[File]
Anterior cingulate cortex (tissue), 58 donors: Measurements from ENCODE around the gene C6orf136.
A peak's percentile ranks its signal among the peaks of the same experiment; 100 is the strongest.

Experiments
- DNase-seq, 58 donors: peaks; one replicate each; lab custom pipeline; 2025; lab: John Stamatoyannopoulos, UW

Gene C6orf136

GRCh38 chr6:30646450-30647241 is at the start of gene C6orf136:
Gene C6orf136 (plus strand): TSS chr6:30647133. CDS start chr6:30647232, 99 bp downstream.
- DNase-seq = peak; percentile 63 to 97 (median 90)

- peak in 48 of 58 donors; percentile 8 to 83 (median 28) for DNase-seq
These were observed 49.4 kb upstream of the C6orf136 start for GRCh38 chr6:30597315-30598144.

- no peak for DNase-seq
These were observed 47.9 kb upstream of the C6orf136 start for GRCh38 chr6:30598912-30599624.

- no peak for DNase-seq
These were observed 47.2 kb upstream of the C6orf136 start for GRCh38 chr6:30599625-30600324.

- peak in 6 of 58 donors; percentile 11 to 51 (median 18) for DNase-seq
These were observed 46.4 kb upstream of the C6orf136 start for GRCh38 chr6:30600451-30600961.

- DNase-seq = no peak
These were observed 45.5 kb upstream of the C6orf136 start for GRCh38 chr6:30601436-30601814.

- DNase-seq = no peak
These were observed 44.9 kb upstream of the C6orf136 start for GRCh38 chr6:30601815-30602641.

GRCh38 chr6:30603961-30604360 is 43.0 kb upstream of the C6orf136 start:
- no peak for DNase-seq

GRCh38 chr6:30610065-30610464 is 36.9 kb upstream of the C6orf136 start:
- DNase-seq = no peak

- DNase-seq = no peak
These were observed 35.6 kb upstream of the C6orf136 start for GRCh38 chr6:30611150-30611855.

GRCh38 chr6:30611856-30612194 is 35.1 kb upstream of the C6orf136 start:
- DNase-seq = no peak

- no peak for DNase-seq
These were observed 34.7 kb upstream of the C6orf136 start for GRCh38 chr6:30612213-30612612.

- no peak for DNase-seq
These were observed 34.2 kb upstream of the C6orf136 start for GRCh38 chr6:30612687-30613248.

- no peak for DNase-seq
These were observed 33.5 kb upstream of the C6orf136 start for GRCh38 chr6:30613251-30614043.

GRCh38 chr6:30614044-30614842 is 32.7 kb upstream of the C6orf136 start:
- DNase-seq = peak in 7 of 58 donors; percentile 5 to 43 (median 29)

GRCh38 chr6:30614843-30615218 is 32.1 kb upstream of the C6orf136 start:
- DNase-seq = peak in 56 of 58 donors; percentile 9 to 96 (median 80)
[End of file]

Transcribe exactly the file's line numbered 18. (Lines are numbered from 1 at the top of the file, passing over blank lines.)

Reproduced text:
These were observed 45.5 kb upstream of the C6orf136 start for GRCh38 chr6:30601436-30601814.